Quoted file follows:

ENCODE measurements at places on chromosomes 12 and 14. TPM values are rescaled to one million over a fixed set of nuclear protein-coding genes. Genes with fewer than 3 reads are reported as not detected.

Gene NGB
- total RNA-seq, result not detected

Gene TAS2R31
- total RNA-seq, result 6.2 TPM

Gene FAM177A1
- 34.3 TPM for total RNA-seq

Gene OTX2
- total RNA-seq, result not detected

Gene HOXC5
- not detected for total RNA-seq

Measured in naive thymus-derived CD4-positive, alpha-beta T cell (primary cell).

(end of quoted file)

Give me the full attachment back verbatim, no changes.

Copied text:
ENCODE measurements at places on chromosomes 12 and 14. TPM values are rescaled to one million over a fixed set of nuclear protein-coding genes. Genes with fewer than 3 reads are reported as not detected.

Gene NGB
- total RNA-seq, result not detected

Gene TAS2R31
- total RNA-seq, result 6.2 TPM

Gene FAM177A1
- 34.3 TPM for total RNA-seq

Gene OTX2
- total RNA-seq, result not detected

Gene HOXC5
- not detected for total RNA-seq

Measured in naive thymus-derived CD4-positive, alpha-beta T cell (primary cell).